I like it feeling a little bit more like a delay, and I got that up around the 100-105 range.

Then what I want to do is come back over and showcase that 1kHz cut. So, around 800-2kHz is a sweet spot for the vocal. Picked that up from Dave Pensado.

I’ve adopted that and use it in nearly every single mix. You can see there, I’ve got a little bit of a boost, and then I’m using the Hoser to boost around 1kHz as well. It’s about 1.3kHz on this one.

We’re going to do the opposite for the slap delay. What we’re going to try to accomplish is instead of boosting and pulling out more of that 1-2kHz region like we have on our lead vocal, we’re going to pull back and boost around it to try to wrap this delay around the lead vocal. So, I’m going to actually cut 1kHz a pretty healthy amount. 4, 5, 6 dB, and then I’m going to boost just gently on the opposite sides of that and see what we get.

I may not like this top one, but I tend to like the slap delay to be a little warmer, so this 300-500 seems to do well for me when I’m messing with vocal slap delays.

[delay EQ in and out]

So, vocal slaps. A good rule of thumb, go in and pull out a little bit of that 1-2kHz, or a lot in this case. I’ve got six dB. Don’t be afraid to push it.

I like to boost a little bit of the warmth. I’m using the stock delay. It has no saturation, no character, no added anything.

[de-essing]

About The Pro Audio Files

Tutorials on mixing, mastering and producing music in Pro Tools with plugins from Waves, FabFilter, SoundToys, Softube, Sonnox, PSP, Slate Digital and more. Learn how to mix using EQ, compression and effects like reverb, delay, saturation and distortion on vocals, drums, guitar, bass and more.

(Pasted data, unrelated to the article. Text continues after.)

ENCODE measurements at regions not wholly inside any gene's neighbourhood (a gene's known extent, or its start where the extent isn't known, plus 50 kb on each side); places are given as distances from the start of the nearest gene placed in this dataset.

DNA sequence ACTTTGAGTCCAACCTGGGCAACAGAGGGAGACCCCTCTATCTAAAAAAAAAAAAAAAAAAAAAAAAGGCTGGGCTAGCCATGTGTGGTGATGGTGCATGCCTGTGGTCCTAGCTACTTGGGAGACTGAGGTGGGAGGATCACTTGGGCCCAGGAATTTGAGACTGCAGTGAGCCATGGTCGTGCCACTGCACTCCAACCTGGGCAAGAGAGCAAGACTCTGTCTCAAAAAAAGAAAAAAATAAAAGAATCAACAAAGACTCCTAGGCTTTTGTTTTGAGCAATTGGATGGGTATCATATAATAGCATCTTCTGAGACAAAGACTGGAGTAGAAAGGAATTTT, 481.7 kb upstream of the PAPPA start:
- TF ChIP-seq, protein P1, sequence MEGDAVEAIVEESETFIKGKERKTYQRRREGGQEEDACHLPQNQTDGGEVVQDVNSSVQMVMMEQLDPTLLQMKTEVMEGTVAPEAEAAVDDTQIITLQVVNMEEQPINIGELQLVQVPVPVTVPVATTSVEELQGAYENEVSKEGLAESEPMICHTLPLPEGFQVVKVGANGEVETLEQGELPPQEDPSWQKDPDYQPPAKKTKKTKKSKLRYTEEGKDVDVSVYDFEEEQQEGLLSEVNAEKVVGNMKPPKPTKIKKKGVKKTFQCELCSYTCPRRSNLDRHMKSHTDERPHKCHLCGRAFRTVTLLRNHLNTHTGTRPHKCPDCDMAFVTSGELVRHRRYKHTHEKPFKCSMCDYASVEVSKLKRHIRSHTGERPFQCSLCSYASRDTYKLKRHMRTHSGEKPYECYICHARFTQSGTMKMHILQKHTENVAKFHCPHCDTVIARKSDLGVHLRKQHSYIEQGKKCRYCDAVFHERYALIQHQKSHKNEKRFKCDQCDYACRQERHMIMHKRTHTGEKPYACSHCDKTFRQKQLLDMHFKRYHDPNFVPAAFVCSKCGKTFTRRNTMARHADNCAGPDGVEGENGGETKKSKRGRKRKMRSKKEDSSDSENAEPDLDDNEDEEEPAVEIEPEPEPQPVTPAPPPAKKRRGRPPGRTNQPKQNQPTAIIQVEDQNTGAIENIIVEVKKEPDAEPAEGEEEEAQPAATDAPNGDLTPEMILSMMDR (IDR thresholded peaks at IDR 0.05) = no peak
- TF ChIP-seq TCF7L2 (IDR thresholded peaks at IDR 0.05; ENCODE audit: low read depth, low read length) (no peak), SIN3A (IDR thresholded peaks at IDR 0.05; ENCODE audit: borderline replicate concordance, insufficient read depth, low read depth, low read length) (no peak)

Mixing Vocals ➟ How to Enhance a Vocal with Slap Delay

The amount of plays  for the Mixing Vocals ➟ How to Enhance a Vocal with Slap Delay video is 16730

Embedded from the The Pro Audio Files youtube channel

Duration of the “Mixing Vocals ➟ How to Enhance a Vocal with Slap Delay” video is 09:32 hh:mm:ss

It also has already 128 likes and 5 dislikes on Youtube

Used tags for this video are vocal mixing techniques,vocal delay,vocal,fx,de-esser,delay,fabfilter pro-q 2,eq,how to mix vocals,pro tools,theproaudiofiles.com,reverb,the pro audio files,slap,effects,vocals,slapback,mixing vocals,mod delay,david glenn,low cut,mix,mixing,vocal mixing tips

The rating for this video is 0 stars at the moment

Mixing Vocals ➟ How to Enhance a Vocal with Slap Delay

AudiobyRay is collecting usefull videos from youtube to present trending and up to date content for music producers.

Therefore this video “Mixing Vocals ➟ How to Enhance a Vocal with Slap Delay” has been embedded from youtube.

The owner of this  video has already given permission to use their video by accepting the Terms and Conditions from youtube here